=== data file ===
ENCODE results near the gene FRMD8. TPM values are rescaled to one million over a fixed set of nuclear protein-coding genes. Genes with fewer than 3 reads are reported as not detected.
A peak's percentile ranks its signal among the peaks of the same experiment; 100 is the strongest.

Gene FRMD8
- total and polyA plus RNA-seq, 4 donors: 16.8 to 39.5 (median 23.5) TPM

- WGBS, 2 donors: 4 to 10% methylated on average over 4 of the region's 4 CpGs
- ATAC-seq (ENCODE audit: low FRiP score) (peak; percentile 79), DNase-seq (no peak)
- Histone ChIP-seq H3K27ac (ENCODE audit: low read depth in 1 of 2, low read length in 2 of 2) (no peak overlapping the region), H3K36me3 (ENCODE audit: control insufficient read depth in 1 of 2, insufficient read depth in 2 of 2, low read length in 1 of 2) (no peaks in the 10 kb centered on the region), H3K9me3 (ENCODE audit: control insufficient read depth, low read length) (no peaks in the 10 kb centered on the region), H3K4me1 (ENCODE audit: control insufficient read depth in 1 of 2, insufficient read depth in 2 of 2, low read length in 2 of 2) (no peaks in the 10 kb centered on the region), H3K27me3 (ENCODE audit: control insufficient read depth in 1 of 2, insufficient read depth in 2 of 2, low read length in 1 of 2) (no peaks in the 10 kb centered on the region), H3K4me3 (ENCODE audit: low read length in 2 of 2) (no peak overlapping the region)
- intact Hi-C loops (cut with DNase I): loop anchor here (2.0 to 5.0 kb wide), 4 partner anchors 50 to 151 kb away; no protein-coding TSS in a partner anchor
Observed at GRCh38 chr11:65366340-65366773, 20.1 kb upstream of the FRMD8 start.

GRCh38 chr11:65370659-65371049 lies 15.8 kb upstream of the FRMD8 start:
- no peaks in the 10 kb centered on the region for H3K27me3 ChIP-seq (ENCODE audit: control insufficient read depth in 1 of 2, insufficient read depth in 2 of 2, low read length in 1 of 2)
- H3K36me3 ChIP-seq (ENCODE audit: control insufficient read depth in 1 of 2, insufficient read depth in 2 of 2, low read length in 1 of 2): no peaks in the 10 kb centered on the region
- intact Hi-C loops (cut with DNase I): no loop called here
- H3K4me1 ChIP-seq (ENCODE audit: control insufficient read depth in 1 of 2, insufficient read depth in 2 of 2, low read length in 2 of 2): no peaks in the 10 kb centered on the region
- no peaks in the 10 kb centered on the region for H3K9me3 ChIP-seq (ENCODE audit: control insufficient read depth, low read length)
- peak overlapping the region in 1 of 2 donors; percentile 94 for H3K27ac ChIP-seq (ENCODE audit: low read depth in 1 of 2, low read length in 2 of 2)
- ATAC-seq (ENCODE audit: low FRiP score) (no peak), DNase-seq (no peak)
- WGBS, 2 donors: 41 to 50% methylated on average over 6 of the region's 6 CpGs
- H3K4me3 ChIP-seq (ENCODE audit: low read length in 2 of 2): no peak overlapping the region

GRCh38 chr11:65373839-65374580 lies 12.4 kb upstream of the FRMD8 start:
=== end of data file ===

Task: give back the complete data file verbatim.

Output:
ENCODE results near the gene FRMD8. TPM values are rescaled to one million over a fixed set of nuclear protein-coding genes. Genes with fewer than 3 reads are reported as not detected.
A peak's percentile ranks its signal among the peaks of the same experiment; 100 is the strongest.

Gene FRMD8
- total and polyA plus RNA-seq, 4 donors: 16.8 to 39.5 (median 23.5) TPM

- WGBS, 2 donors: 4 to 10% methylated on average over 4 of the region's 4 CpGs
- ATAC-seq (ENCODE audit: low FRiP score) (peak; percentile 79), DNase-seq (no peak)
- Histone ChIP-seq H3K27ac (ENCODE audit: low read depth in 1 of 2, low read length in 2 of 2) (no peak overlapping the region), H3K36me3 (ENCODE audit: control insufficient read depth in 1 of 2, insufficient read depth in 2 of 2, low read length in 1 of 2) (no peaks in the 10 kb centered on the region), H3K9me3 (ENCODE audit: control insufficient read depth, low read length) (no peaks in the 10 kb centered on the region), H3K4me1 (ENCODE audit: control insufficient read depth in 1 of 2, insufficient read depth in 2 of 2, low read length in 2 of 2) (no peaks in the 10 kb centered on the region), H3K27me3 (ENCODE audit: control insufficient read depth in 1 of 2, insufficient read depth in 2 of 2, low read length in 1 of 2) (no peaks in the 10 kb centered on the region), H3K4me3 (ENCODE audit: low read length in 2 of 2) (no peak overlapping the region)
- intact Hi-C loops (cut with DNase I): loop anchor here (2.0 to 5.0 kb wide), 4 partner anchors 50 to 151 kb away; no protein-coding TSS in a partner anchor
Observed at GRCh38 chr11:65366340-65366773, 20.1 kb upstream of the FRMD8 start.

GRCh38 chr11:65370659-65371049 lies 15.8 kb upstream of the FRMD8 start:
- no peaks in the 10 kb centered on the region for H3K27me3 ChIP-seq (ENCODE audit: control insufficient read depth in 1 of 2, insufficient read depth in 2 of 2, low read length in 1 of 2)
- H3K36me3 ChIP-seq (ENCODE audit: control insufficient read depth in 1 of 2, insufficient read depth in 2 of 2, low read length in 1 of 2): no peaks in the 10 kb centered on the region
- intact Hi-C loops (cut with DNase I): no loop called here
- H3K4me1 ChIP-seq (ENCODE audit: control insufficient read depth in 1 of 2, insufficient read depth in 2 of 2, low read length in 2 of 2): no peaks in the 10 kb centered on the region
- no peaks in the 10 kb centered on the region for H3K9me3 ChIP-seq (ENCODE audit: control insufficient read depth, low read length)
- peak overlapping the region in 1 of 2 donors; percentile 94 for H3K27ac ChIP-seq (ENCODE audit: low read depth in 1 of 2, low read length in 2 of 2)
- ATAC-seq (ENCODE audit: low FRiP score) (no peak), DNase-seq (no peak)
- WGBS, 2 donors: 41 to 50% methylated on average over 6 of the region's 6 CpGs
- H3K4me3 ChIP-seq (ENCODE audit: low read length in 2 of 2): no peak overlapping the region

GRCh38 chr11:65373839-65374580 lies 12.4 kb upstream of the FRMD8 start: